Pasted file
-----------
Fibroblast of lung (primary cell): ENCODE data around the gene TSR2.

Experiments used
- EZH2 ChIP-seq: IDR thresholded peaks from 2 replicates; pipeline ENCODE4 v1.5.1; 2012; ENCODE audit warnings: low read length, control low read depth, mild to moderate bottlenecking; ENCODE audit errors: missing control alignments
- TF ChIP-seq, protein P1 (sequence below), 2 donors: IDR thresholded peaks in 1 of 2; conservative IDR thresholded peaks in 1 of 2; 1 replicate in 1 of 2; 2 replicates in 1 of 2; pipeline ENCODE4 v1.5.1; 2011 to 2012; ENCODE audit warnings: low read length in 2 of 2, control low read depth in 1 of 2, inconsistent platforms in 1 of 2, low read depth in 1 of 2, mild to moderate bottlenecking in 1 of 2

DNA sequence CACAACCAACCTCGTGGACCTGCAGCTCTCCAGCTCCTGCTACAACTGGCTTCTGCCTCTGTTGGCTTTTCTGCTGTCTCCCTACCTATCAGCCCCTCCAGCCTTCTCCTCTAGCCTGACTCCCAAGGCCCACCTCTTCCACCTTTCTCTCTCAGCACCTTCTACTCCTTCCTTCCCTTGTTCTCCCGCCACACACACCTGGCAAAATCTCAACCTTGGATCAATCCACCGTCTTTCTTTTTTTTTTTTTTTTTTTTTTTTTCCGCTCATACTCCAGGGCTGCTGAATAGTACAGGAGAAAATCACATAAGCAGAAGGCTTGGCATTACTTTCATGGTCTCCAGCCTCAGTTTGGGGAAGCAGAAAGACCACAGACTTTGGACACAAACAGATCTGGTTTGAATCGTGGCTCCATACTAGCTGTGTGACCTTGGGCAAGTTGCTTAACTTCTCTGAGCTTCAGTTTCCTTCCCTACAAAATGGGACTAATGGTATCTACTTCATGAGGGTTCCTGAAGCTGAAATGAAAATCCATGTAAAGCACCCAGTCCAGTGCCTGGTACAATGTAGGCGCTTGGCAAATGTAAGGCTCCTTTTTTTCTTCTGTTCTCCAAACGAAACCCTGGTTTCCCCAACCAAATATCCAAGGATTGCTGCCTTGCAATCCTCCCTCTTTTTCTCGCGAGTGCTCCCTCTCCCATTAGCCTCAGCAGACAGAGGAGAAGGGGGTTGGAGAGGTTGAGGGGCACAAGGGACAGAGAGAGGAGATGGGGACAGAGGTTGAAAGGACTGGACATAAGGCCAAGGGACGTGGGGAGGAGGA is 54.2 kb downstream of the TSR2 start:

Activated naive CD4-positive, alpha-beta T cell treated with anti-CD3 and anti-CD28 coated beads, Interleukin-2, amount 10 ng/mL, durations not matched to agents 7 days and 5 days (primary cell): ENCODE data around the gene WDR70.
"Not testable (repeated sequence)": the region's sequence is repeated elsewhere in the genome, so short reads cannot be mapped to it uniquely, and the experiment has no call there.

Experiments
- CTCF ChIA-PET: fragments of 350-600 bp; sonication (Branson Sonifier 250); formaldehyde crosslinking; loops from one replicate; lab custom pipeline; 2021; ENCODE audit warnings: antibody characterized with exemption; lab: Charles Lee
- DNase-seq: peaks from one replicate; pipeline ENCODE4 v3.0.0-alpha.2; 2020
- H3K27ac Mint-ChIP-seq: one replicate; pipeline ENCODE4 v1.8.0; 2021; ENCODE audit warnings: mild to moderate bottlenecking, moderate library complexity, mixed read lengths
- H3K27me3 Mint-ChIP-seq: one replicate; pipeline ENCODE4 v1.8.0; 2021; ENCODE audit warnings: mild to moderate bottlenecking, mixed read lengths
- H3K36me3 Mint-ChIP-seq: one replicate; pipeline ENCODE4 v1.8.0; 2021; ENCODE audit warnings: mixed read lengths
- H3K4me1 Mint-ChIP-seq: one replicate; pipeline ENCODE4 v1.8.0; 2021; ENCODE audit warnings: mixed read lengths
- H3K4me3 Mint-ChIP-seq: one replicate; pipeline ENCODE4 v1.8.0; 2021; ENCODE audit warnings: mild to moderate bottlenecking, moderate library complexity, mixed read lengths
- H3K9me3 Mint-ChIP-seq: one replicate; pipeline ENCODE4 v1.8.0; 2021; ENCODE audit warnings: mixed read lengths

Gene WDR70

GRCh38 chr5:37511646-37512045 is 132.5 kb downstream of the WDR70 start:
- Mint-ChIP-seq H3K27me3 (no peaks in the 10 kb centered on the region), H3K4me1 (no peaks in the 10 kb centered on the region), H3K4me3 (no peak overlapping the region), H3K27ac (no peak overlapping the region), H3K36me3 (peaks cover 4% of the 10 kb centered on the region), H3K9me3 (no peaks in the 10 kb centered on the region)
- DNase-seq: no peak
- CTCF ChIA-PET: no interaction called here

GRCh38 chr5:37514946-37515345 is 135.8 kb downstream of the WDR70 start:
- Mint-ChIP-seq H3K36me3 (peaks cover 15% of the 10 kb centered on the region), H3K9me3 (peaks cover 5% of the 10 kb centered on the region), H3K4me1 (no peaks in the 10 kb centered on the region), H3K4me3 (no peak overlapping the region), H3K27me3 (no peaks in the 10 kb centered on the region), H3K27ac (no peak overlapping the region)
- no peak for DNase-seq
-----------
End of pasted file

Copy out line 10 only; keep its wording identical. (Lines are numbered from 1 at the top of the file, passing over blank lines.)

- DNase-seq: peaks from one replicate; pipeline ENCODE4 v3.0.0-alpha.2; 2020